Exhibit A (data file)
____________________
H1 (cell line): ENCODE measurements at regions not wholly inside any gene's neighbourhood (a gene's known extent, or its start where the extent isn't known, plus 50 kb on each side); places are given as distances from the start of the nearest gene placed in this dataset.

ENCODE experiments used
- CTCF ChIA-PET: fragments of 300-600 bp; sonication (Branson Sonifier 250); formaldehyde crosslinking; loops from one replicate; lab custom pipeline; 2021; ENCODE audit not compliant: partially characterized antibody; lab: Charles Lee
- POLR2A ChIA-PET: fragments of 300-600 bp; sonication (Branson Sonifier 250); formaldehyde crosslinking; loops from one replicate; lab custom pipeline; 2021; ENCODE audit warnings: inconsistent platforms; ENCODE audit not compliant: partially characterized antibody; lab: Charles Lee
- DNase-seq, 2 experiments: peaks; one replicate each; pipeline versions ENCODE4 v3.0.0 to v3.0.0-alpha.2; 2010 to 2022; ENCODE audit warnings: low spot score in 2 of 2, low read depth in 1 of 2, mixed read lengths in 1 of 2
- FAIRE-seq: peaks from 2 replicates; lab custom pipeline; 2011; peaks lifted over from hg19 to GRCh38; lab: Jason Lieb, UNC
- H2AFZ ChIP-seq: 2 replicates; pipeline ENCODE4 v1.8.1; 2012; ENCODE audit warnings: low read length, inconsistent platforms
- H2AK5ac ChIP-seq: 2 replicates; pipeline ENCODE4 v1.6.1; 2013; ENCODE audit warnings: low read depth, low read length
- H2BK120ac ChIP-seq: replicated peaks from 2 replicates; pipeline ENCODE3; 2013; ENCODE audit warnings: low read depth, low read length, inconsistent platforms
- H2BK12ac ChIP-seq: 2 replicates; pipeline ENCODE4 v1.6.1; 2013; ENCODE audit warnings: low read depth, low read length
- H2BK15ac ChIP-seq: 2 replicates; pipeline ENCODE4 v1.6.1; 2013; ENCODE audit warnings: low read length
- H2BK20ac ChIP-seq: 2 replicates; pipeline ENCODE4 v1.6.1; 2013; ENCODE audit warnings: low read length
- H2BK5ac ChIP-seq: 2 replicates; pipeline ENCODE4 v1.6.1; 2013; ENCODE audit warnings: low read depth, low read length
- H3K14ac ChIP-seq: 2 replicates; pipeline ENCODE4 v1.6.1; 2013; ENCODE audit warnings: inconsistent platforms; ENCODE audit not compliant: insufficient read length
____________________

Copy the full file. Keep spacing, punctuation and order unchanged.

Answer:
H1 (cell line): ENCODE measurements at regions not wholly inside any gene's neighbourhood (a gene's known extent, or its start where the extent isn't known, plus 50 kb on each side); places are given as distances from the start of the nearest gene placed in this dataset.

ENCODE experiments used
- CTCF ChIA-PET: fragments of 300-600 bp; sonication (Branson Sonifier 250); formaldehyde crosslinking; loops from one replicate; lab custom pipeline; 2021; ENCODE audit not compliant: partially characterized antibody; lab: Charles Lee
- POLR2A ChIA-PET: fragments of 300-600 bp; sonication (Branson Sonifier 250); formaldehyde crosslinking; loops from one replicate; lab custom pipeline; 2021; ENCODE audit warnings: inconsistent platforms; ENCODE audit not compliant: partially characterized antibody; lab: Charles Lee
- DNase-seq, 2 experiments: peaks; one replicate each; pipeline versions ENCODE4 v3.0.0 to v3.0.0-alpha.2; 2010 to 2022; ENCODE audit warnings: low spot score in 2 of 2, low read depth in 1 of 2, mixed read lengths in 1 of 2
- FAIRE-seq: peaks from 2 replicates; lab custom pipeline; 2011; peaks lifted over from hg19 to GRCh38; lab: Jason Lieb, UNC
- H2AFZ ChIP-seq: 2 replicates; pipeline ENCODE4 v1.8.1; 2012; ENCODE audit warnings: low read length, inconsistent platforms
- H2AK5ac ChIP-seq: 2 replicates; pipeline ENCODE4 v1.6.1; 2013; ENCODE audit warnings: low read depth, low read length
- H2BK120ac ChIP-seq: replicated peaks from 2 replicates; pipeline ENCODE3; 2013; ENCODE audit warnings: low read depth, low read length, inconsistent platforms
- H2BK12ac ChIP-seq: 2 replicates; pipeline ENCODE4 v1.6.1; 2013; ENCODE audit warnings: low read depth, low read length
- H2BK15ac ChIP-seq: 2 replicates; pipeline ENCODE4 v1.6.1; 2013; ENCODE audit warnings: low read length
- H2BK20ac ChIP-seq: 2 replicates; pipeline ENCODE4 v1.6.1; 2013; ENCODE audit warnings: low read length
- H2BK5ac ChIP-seq: 2 replicates; pipeline ENCODE4 v1.6.1; 2013; ENCODE audit warnings: low read depth, low read length
- H3K14ac ChIP-seq: 2 replicates; pipeline ENCODE4 v1.6.1; 2013; ENCODE audit warnings: inconsistent platforms; ENCODE audit not compliant: insufficient read length